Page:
Extraordinary dancing unleashed to the power and beauty of Tchaikovsky’s music! Mathew Bourne’s SWAN LAKE is a multi-award winning re-imagining of the Russian romantic ballet SWAN LAKE. The twist Bourne’s rendering is best known for having the traditionally female parts of the swans danced by men.
Matthew Bourne’s Swan Lake Tickets:
SWAN LAKE, is a dark, dark contortion of the classic ballet.
A descent into nervous breakdown, a heavy dash of Oedipus complex.
Bourne’s SWAN LAKE radically reinterprets the German myth of Ondine. The focus of the ballet is turned away from the original Princess Ondine character to the man, the Prince. It is the Prince who struggles against repression and hopes for liberty, and who needs love to make him safe. In addition, it is not the mortal who is unfaithful to the nymph. Rather, it is the Swan who expresses love for the Prince, betrays him in the form of the Stranger, and finally returns to him. However, as in the Ondine myth, the sin of betrayal cannot be expiated except in death. Much has been made of Bourne’s decision to cast men as the swans. The original ballet is a standard in the European tradition of romanticized female–male love. The heroine, the swan princess Odette, is portrayed as powerless but lovely in accordance with conventional gender roles, and her hero is portrayed as a hunter who alone has the power to save her. Having a man in the role of lead Swan suggests that the Prince’s struggle has repressed gay love at its core, and changes the realm of the plot from magical to psychological. The fierce, bird-like choreography given to the swan corps re-interprets the archetype of the swan as a pretty, feminine bird of gentle grace. “The idea of a male swan makes complete sense to me. The strength, the beauty, the enormous wingspan of these creatures suggests to the musculature of a male dancer more readily than a ballerina in her white tutu.” – Mathew Bourne
Thrilling, audacious, witty and emotional, Matthew Bourne’s SWAN LAKE is perhaps still best known for replacing the female corps-de-ballet with a menacing male ensemble, which shattered conventions, turned tradition upside down and took the dance world by storm. In order to accommodate his revised scenario, Bourne somewhat altered Tchaikovsky’s score, reordering several numbers and omitting others. For example, No. 5 has been moved in its entirety from Act One to Act Three, where it follows the reordered national dances. Act Three has been trimmed by leaving out most of No. 19 and all of the following pas de deux. Retaining all the iconic elements of the original production loved by millions around the world, Matthew Bourne and award-winning designers Lez Brotherson (Set & Costumes) and Paule Constable (Lighting) will create an exciting re-imagining of the classic production.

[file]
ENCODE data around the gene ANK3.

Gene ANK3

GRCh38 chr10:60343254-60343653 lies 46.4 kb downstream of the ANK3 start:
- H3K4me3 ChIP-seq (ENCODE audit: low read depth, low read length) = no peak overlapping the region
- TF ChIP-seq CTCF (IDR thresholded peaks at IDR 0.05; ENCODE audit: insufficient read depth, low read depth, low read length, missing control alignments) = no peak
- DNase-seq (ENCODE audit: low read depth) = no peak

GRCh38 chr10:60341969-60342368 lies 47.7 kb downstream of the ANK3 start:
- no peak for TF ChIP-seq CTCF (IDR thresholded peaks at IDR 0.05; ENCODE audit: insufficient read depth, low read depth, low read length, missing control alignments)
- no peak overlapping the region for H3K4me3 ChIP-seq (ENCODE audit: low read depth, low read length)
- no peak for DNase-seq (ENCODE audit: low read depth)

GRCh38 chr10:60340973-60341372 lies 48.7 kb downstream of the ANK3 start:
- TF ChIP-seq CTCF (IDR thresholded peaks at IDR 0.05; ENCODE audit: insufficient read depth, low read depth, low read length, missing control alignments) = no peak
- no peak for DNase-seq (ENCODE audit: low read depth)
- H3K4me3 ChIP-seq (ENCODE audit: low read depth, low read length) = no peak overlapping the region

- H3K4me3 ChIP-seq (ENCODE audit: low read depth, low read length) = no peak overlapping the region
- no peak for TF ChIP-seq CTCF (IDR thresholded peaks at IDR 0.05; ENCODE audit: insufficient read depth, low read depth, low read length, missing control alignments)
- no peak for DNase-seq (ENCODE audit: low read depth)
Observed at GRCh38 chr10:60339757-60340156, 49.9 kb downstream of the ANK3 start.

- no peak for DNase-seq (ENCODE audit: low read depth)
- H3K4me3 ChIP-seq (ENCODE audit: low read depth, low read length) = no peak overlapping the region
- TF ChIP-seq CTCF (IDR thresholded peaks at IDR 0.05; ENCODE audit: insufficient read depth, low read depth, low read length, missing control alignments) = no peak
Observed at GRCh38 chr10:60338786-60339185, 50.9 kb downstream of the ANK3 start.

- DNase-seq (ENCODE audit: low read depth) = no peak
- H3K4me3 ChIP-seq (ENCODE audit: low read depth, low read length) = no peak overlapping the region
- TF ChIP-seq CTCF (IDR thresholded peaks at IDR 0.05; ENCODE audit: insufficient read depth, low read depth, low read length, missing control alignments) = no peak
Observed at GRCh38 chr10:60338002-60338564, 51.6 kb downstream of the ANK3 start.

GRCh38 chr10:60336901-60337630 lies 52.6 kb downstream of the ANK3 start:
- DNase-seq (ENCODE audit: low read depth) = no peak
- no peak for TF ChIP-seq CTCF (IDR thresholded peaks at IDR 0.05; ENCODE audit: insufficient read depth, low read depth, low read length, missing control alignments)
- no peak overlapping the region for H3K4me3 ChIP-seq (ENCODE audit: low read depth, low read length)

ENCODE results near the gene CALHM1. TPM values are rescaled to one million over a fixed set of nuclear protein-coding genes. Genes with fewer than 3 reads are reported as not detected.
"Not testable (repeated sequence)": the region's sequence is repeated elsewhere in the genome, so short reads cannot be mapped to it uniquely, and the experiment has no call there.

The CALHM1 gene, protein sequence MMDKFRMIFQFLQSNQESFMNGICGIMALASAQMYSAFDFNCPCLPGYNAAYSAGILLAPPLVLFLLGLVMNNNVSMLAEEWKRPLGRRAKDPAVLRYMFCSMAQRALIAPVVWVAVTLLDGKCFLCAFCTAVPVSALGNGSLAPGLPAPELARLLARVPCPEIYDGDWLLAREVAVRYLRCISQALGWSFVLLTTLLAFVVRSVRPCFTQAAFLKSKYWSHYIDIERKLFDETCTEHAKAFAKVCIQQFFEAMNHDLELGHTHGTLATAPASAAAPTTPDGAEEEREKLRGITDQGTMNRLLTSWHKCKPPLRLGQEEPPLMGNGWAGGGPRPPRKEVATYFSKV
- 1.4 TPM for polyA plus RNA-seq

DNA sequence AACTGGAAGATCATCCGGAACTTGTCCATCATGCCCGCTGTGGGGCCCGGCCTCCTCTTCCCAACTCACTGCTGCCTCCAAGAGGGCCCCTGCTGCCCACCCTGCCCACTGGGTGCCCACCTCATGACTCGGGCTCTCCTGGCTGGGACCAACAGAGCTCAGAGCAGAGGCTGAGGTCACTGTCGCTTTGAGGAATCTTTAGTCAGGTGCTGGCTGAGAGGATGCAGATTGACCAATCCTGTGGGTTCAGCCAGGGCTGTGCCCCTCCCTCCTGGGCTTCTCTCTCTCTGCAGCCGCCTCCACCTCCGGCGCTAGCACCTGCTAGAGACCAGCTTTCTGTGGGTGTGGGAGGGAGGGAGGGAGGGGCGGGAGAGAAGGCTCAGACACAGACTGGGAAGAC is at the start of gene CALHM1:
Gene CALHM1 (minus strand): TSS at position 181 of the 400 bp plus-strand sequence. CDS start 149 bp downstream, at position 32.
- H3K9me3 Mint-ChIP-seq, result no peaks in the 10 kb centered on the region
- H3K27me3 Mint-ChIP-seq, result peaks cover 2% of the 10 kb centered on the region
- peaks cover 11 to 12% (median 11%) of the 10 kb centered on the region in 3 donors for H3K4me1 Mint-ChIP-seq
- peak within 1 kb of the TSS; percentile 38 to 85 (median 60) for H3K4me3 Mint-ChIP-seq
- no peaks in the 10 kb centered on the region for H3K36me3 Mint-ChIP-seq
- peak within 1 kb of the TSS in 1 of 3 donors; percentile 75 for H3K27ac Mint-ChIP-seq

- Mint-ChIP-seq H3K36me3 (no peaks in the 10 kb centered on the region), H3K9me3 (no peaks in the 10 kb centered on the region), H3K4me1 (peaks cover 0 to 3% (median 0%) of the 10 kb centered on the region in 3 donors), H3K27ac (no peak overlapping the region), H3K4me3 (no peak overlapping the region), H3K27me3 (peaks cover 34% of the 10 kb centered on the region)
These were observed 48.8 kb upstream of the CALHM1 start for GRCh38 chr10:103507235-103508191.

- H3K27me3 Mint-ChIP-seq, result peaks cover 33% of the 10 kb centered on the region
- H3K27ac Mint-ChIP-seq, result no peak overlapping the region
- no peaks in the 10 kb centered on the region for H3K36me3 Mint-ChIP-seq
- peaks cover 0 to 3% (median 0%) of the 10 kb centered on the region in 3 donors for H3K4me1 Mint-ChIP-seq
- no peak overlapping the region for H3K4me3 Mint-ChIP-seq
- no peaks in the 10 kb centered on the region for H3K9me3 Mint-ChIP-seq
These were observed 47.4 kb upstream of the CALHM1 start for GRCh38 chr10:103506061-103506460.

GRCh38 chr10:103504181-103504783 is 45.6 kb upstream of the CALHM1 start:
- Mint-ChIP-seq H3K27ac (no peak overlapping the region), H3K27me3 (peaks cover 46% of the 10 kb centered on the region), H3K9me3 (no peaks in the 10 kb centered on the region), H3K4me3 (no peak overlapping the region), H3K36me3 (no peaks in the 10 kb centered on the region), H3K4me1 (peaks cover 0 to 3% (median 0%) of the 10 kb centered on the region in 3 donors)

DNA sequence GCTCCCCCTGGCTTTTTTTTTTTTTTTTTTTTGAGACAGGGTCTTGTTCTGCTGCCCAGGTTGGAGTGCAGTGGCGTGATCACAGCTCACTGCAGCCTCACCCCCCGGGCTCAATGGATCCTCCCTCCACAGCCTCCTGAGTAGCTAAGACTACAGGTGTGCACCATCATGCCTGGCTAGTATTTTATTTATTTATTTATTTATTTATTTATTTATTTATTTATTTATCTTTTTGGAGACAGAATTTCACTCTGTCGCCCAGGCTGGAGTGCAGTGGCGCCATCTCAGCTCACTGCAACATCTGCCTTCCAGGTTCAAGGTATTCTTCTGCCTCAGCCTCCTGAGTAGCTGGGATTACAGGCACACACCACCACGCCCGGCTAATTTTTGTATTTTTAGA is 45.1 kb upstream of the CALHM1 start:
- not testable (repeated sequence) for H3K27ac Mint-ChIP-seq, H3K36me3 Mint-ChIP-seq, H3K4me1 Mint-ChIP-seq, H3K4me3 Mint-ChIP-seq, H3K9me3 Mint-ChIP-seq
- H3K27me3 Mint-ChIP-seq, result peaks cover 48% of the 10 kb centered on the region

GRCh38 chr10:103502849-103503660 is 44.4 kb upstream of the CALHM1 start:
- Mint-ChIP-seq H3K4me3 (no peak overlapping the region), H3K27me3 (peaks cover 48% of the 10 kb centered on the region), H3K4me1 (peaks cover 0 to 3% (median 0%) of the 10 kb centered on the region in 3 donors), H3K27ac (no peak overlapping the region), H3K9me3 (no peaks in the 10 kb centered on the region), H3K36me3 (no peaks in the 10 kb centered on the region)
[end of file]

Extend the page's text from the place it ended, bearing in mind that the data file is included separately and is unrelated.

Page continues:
Collecting over thirty international theatre awards including an Olivier in the UK and three Tonys on Broadway, Matthew Bourne’s powerful interpretation of Tchaikovsky’s beloved tale is a passionate and contemporary SWAN LAKE for our times. Matthew Bourne’s SWAN LAKE was first staged at Sadler’s Wells theatre in London in 1995. The longest running ballet in London’s West End and on Broadway, it has been performed in the UK, Los Angeles, Europe, Russia, Australia, South Korea, Japan, Israel and Singapore. Winner of Best New Dance Production and Winner of TIME OUT Dance Award 1996 & 1997 at the Oliver Awards 1996, Winner of Best Choreography at Los Angeles Drama Critics Circle Awards 1997, Winner of Excellence in Dance on Broadway at Astaire Awards 1999, Winner of Best Director of a Musical, Winner of Best Choreography and Winner of Best Costume Design at the Tony Awards 1999. An excerpt of the show featuring The Prince and Swan duet was performed at The Olivier Awards 2019 on 7 April as part of Matthew Bourne receiving the Special Award in recognition of his extraordinary achievements in dance.
Swan Lake Ballet Reviews
“It’s funny that Matthew Bourne’s shows are associated with Christmas festivity because his most famous, SWAN LAKE, is a dark, dark contortion of the classic ballet. A son repressed and depressed, deprived of love by his mother; hallucinations, strange sexual fantasies, a descent into nervous breakdown, a heavy dash of Oedipus complex. Twenty-three years on from its debut, this show is still best known for its gender-swapped, all-male cast of swans, but there is so much that is sinister and tragic going on here. Of course, being Bourne, there is also cartoonishness, larky humour and toy corgis on wheels. He gets away with the huge tonal shifts because it’s all there in Tchaikovsky’s music – and the orchestra hikes up the drama to match. In fact, everyone on stage is dialled up to 11. This revival sees some updating of designs, some comic touches – the bored burlesque dancer is hilarious – and choreographic tweaks. But what’s most noticeable is a mighty injection of energy, the pack of macho swans hissing, kicking, stamping, glaring; intensity surging from the stage.”
– Lyndsey Winship, The Guardian.
“I just took my mum to Matthew Bourne‘s SWAN LAKE & she already wants to go again! Even if you think you hate ballet or classical music or even any kind of theatre whatsoever you will love this. I promise. This show is PURE MAGIC.”
– David Walliams
“Witty, menacing, lyrical and wild” – Daily Telegraph
Extraordinary dancing unleashes the power and beauty of Tchaikovsky’s music – The Irish Times
SWAN LAKE remains a deliciously subversive watch – Attitude
One of the most successful modern dance works around today – The Sunday Express